What’s the matter with Missouri: 2017 edition

The blood-red Missouri legislature, the state’s once-Democrat-now-Republican Governor, and our party-uber-alles senior Senator continue to make this state a beacon for everything that’s going wrong in our country today. It’s not hard to find examples. Here are just a few:

  • Missouri’s first-term Republican Governor, Eric Greitens [of assault-weapon ad fame], has signed a bill that revokes the City of St. Louis’ minimum wage hike. So, as of August 28, workers in the City of St. Louis who were earning $10/hr. under the new minimum wage, will get a pay cut, back to the old minimum wage of $7.70/hr.
  • Missouri Secretary of State Jay Ashcroft [yes, he is the son of former U.S. Attorney General John Ashcroft] is one of only three Secretaries of State in the U.S., who have unconditionally surrendered vast amounts of voters’ personal information to Donald Trump and Chris Kobach’s election-suppression commission. No questions asked. Just handed it over because his Republican president asked for it.
  • Republican U.S. Senator Roy Blunt unequivocally supports the McConnell/Trump replacement for the Affordable Care Act. Well, Missouri never expanded Medicaid anyway, so what’s the big deal, right?
  • REAL ID is still a real problem in Missouri, because the legislature took 12 years to finally pass it. The 2017 legislature passed a bill that would bring state IDs into compliance, without which people using Missouri-issued IDs would be barred by TSA from flying. [Some ultra-conservative legislators held out for “privacy rights” by including a clause that allows people to opt out and just keep their old, non-compliant IDs.] But Missouri is about to run out of free passes from the federal government, and there’s still no plan to help people get the proper ID. But, y’know, why would anyone want to leave Missouri [or try to enter a federal building] anyway?
  • Just yesterday, I attended a meeting at which lawyers were explaining the rights of surviving spouses under Missouri law. Here’s how the statute begins:

…The surviving spouse [is] entitled to the following property of the estate without regard to its value: The family bible and other books, one automobile or other passenger vehicle, including a pickup truck, with its means of propulsion…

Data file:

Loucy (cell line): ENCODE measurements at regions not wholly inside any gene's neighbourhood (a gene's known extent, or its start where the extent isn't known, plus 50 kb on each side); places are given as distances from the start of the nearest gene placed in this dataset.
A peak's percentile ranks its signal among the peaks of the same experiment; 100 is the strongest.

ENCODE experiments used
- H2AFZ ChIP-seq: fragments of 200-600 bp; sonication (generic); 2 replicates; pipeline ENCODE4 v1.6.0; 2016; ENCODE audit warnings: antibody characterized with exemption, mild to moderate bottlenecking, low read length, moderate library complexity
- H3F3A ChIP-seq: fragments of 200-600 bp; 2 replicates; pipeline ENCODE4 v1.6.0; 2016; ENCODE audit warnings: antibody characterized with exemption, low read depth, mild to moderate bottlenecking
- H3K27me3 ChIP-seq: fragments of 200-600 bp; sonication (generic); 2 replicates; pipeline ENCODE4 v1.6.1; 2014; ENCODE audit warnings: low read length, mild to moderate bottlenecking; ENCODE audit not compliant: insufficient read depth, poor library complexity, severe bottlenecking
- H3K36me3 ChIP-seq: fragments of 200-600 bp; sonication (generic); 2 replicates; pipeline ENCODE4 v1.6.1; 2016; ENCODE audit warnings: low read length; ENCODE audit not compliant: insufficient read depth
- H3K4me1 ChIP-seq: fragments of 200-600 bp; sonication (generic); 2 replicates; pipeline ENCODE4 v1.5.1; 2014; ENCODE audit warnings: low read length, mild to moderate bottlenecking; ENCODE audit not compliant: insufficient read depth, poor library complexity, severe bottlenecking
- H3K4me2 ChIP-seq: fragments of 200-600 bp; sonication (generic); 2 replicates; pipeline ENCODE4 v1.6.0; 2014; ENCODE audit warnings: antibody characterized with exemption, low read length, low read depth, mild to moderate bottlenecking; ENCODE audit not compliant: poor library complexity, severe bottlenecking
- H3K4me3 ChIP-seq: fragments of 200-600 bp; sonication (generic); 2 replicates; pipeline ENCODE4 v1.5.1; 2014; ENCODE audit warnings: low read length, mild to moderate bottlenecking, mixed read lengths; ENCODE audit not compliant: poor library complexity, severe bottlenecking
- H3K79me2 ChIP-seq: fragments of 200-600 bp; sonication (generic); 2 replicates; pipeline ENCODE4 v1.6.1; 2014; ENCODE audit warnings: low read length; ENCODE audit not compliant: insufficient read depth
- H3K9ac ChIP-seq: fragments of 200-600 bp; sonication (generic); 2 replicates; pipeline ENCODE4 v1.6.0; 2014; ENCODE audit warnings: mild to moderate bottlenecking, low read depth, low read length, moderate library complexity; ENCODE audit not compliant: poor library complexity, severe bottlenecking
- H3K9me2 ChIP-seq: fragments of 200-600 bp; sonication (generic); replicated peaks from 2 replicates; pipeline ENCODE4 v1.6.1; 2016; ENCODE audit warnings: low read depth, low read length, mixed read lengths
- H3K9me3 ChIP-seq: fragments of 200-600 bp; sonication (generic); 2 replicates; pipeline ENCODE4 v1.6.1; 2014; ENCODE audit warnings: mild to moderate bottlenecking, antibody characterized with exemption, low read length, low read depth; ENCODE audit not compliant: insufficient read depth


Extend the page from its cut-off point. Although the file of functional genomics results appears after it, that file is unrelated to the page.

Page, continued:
If the order in which things are listed is indicative, the most important possession is the family bible. Next in order of priority is the car or pickup truck, and the dead spouse can’t screw the surviving spouse by having had the engine removed. These are apparently the laughable priorities in Missouri law…

  • Missouri has some of the most lax gun laws in America. The legislature has decided that anyone can carry a concealed weapon almost anywhere in the state without the need to get a permit or training. Missouri also has the distinction of being the first state to adopt a “Stand Your Ground”  [otherwise known as “shoot first”] law since Trayvon Martin was killed in 2012. Naturally, that puts Missouri out of step with the rest of the country, where an American Bar Association task force and numerous other state legislatures have urged states to rethink such laws.
  • Governor Greitens, again: He is rapidly earning a reputation for being a “mini-Trump,” with no experience in government and grandiose ambitions [He has amassed a huge campaign war chest, and is clearly aiming for a presidential run in 2020.]  Last week, he boasted that he was going to go on a rampage against crime in St. Louis by putting the Missouri Highway Patrol out on the interstates in force, looking for bad guys. After deploying the Highway Patrol for the weekend, he further bragged that they had made “dozens of  felony arrests.”  Statistics revealed than the Patrol had made only one arrest.
  • While some people are describing the Trump administration as a “dumpster fire,” Missouri is home to the mother of all dumpster conflagrations—the one in St. Louis, where an underground fire in the Bridgeton Landfill is creeping ever closer to radioactive waste dumped nearby during the 1970s and 1980s. No one actually knows when the two will merge, and no one actually knows what will happen when the confluence takes place. Wait, it’s worse: No one knows if it has actually already happened.

And these are only the items that popped into my head over a period of about 15 minutes. It’s hard being a blue person in a red state. The only consolation is that things might be even worse in our once- proudly-blue-state neighbor, now turned fiscal laughingstock—Illinois.